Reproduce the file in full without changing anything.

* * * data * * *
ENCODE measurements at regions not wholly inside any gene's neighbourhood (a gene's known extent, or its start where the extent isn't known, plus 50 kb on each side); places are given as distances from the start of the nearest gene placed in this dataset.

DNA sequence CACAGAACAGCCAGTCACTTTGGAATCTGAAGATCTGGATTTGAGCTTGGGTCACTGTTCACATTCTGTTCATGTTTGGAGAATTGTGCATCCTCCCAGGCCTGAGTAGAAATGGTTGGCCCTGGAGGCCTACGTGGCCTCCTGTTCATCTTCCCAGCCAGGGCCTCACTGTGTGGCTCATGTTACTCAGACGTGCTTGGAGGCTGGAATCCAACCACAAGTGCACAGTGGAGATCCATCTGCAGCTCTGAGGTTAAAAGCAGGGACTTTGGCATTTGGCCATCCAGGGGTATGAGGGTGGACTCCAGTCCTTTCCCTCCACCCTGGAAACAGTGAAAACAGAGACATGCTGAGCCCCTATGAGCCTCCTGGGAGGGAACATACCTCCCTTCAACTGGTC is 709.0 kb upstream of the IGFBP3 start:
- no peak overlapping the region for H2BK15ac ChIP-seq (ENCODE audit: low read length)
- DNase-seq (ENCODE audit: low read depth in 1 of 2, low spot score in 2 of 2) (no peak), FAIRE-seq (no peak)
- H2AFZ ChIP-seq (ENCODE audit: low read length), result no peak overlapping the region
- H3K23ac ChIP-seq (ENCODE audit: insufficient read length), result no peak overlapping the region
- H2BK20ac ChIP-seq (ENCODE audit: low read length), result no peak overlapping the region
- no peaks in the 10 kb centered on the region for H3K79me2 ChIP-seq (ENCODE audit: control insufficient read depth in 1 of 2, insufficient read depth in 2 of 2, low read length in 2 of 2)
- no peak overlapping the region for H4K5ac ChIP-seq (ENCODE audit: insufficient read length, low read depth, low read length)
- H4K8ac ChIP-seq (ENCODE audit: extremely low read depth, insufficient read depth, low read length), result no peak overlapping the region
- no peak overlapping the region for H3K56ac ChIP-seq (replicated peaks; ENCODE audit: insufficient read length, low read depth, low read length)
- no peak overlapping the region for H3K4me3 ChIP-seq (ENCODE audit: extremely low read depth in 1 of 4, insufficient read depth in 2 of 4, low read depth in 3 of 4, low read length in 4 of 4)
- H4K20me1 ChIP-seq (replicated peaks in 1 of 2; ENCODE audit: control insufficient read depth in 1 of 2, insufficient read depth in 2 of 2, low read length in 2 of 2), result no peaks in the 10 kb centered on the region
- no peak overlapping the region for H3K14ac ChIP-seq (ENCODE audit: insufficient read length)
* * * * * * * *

ENCODE measurements at regions not wholly inside any gene's neighbourhood (a gene's known extent, or its start where the extent isn't known, plus 50 kb on each side); places are given as distances from the start of the nearest gene placed in this dataset.

DNA sequence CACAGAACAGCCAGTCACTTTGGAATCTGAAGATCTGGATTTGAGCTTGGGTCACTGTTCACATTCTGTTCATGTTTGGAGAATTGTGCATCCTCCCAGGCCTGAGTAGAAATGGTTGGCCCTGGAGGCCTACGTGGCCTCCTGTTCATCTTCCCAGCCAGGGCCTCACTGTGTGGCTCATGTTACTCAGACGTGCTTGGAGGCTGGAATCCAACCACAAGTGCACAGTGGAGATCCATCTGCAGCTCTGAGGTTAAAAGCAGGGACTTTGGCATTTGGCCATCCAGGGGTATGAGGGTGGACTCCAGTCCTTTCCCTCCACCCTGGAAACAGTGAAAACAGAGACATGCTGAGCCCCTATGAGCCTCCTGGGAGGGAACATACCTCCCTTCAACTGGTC is 709.0 kb upstream of the IGFBP3 start:
- no peak overlapping the region for H2BK15ac ChIP-seq (ENCODE audit: low read length)
- DNase-seq (ENCODE audit: low read depth in 1 of 2, low spot score in 2 of 2) (no peak), FAIRE-seq (no peak)
- H2AFZ ChIP-seq (ENCODE audit: low read length), result no peak overlapping the region
- H3K23ac ChIP-seq (ENCODE audit: insufficient read length), result no peak overlapping the region
- H2BK20ac ChIP-seq (ENCODE audit: low read length), result no peak overlapping the region
- no peaks in the 10 kb centered on the region for H3K79me2 ChIP-seq (ENCODE audit: control insufficient read depth in 1 of 2, insufficient read depth in 2 of 2, low read length in 2 of 2)
- no peak overlapping the region for H4K5ac ChIP-seq (ENCODE audit: insufficient read length, low read depth, low read length)
- H4K8ac ChIP-seq (ENCODE audit: extremely low read depth, insufficient read depth, low read length), result no peak overlapping the region
- no peak overlapping the region for H3K56ac ChIP-seq (replicated peaks; ENCODE audit: insufficient read length, low read depth, low read length)
- no peak overlapping the region for H3K4me3 ChIP-seq (ENCODE audit: extremely low read depth in 1 of 4, insufficient read depth in 2 of 4, low read depth in 3 of 4, low read length in 4 of 4)
- H4K20me1 ChIP-seq (replicated peaks in 1 of 2; ENCODE audit: control insufficient read depth in 1 of 2, insufficient read depth in 2 of 2, low read length in 2 of 2), result no peaks in the 10 kb centered on the region
- no peak overlapping the region for H3K14ac ChIP-seq (ENCODE audit: insufficient read length)